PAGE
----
A prototype greenhouse sits next to U.S. Congress Rep. Gabrielle Giffords (left) and Jane Poynter, president and founder of Paragon Space Development Corporation (right). Paragon has teamed up with Odyssey Moon, a contender for the Google Lunar X Prize, to grow the first flower on the moon.
Credit: Paragon Space Development Corporation
A lunar bouquet of flowers could greet astronauts who next set foot on the moon.
Odyssey Moon, a team competing for a $30 million purse in the Google Lunar X Prize contest, officially joined forces with another private space firm Friday to deliver the first greenhouse to the moon as part the "Lunar Oasis" project.
"Imagine a bright flower on a plant in a crystal clear growth chamber on the surface of the Moon, with the full Earth rising above the Moonscape behind it; these are the ideas that got me interested in space," said Jane Poynter, president and founder of Paragon Space Development Corporation.
The Paragon-developed greenhouse would become part of Odyssey Moon's quest to win the Google Lunar X Prize. That $30 million race requires private teams to land a robot on the moon and complete several tasks, including traveling 1,640 feet (500 m) and sending high definition images back to Earth.
Paragon previously bred the first animals through complete life cycles in space, and grew the first aquatic plant in space. The Tucson-based firm is also a manufacturer of components for NASA's Orion spacecraft that will return astronauts to the moon.
"Plants have been grown in essentially zero gravity and of course in Earth gravity, but never in fractions of gravity," said Volker Kern, Paragon's director of NASA Human Spaceflight Programs.
Kern previously conducted plant growth experiments on the space shuttle and hopes the new Lunar Oasis project will help understand how a lunar environment's one-sixth gravity affects plant growth.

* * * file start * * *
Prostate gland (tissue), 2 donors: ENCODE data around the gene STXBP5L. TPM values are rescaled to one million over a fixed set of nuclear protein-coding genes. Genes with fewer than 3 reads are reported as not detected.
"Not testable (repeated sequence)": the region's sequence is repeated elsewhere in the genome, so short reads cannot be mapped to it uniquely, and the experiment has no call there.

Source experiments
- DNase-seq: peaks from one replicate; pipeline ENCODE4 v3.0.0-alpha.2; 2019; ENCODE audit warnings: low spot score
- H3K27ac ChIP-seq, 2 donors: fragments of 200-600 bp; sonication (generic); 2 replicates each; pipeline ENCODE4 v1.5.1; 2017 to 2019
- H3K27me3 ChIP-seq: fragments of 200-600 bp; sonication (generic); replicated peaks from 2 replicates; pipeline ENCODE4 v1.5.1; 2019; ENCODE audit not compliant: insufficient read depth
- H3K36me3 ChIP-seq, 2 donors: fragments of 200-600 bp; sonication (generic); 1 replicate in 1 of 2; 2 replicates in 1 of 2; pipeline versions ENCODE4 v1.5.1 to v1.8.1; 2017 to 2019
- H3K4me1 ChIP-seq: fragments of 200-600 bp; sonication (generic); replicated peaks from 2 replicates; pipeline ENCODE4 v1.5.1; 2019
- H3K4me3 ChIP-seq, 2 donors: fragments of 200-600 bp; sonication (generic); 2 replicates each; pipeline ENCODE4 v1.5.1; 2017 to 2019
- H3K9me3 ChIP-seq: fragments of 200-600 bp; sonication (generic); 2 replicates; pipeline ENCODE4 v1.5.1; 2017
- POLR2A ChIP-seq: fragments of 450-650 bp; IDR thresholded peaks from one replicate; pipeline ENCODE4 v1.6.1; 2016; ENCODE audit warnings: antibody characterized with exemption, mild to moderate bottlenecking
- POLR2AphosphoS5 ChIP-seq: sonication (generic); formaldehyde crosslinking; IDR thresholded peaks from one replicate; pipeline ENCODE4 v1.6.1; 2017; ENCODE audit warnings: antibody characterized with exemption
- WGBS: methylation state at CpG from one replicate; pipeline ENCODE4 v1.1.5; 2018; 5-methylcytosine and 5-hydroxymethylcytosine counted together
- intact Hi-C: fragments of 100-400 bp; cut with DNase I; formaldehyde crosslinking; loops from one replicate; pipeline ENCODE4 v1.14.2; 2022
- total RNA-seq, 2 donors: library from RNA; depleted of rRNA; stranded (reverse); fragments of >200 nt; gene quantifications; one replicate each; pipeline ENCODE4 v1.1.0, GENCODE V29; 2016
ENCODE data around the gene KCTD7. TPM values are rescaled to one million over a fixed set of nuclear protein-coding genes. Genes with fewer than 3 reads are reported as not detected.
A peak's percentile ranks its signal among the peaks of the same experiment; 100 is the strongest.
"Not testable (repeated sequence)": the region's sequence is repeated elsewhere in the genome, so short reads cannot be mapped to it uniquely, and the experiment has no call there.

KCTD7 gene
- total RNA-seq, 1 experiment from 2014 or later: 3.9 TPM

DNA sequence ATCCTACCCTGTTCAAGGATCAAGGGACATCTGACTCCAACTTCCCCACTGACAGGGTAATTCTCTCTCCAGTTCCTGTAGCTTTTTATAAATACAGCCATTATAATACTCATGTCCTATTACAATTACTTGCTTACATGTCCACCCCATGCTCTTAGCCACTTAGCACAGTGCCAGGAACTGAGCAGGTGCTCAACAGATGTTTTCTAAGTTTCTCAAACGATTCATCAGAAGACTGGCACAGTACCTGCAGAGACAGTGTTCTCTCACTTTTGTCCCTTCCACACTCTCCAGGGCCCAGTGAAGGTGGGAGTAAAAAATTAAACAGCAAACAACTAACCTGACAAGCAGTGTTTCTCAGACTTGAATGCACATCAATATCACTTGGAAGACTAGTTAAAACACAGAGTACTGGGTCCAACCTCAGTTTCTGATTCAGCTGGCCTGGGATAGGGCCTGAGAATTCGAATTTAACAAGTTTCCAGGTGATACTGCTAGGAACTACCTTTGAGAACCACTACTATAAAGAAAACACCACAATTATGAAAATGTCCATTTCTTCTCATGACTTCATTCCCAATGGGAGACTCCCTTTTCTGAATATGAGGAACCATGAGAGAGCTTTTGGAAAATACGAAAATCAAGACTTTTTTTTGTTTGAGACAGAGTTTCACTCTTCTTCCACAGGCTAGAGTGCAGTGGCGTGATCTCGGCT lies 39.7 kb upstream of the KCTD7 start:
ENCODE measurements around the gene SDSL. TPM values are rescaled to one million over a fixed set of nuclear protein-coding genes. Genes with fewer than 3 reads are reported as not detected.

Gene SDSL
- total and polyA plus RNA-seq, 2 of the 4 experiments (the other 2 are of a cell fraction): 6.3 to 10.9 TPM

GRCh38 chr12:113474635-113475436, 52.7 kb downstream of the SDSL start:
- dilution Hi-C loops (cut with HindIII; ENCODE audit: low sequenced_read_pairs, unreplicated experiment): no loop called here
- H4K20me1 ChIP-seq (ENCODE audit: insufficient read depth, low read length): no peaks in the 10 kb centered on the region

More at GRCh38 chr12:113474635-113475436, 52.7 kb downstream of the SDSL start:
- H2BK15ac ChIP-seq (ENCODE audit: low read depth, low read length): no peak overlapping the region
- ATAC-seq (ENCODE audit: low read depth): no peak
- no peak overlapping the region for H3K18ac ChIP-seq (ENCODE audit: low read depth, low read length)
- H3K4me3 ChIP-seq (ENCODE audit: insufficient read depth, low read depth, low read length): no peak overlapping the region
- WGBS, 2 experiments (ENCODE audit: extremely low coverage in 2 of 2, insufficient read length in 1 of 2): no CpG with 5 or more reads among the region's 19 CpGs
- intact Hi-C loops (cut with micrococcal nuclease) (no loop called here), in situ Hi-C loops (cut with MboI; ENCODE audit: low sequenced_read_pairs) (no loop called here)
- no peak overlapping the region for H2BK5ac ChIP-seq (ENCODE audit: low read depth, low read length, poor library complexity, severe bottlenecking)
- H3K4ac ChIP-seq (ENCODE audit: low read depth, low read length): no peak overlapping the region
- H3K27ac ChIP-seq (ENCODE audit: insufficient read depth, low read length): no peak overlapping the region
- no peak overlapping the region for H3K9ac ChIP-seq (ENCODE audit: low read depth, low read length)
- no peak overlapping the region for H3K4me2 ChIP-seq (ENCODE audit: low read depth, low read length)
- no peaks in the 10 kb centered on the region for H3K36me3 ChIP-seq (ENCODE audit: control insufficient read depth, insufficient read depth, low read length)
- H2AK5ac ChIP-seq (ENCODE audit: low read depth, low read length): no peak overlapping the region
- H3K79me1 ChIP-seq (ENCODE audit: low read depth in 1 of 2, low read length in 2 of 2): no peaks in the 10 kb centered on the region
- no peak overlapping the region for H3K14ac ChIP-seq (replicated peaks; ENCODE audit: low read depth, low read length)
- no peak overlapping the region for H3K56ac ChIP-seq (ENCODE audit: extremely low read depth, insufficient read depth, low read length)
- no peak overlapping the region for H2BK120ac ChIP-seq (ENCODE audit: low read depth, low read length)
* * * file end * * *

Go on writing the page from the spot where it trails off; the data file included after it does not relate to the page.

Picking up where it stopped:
A NASA Ames planetary scientist, Chris McKay, has also signed on to provide support for the Lunar Oasis science team.
"The first plant to grow from seed and complete its life cycle on another world will be a significant step in the expansion of life beyond the Earth," McKay noted. "The sooner we do it the better."
Paragon itself grew out of the Biosphere 2 project, which Poynter participated in along with future husband and Paragon CEO Taber MacCallum. The couple spent two years living with six other people in a 3.2-acre greenhouse structure in Oracle, Arizona the largest closed system ever built.
Any lunar greenhouse would have to remain just as tightly sealed, given the inhospitable environment on the moon.? But a successful delivery might provide a boost for Odyssey Moon, even if the space firm does not capture the Google Lunar X Prize and beat out other teams in the race to the moon.
"We are thrilled to have Paragon join the team with their expertise in thermal and biological systems," said Robert Richards, Odyssey Moon founder and CEO. "I am incredibly inspired by our hope to grow the first plant on another world."
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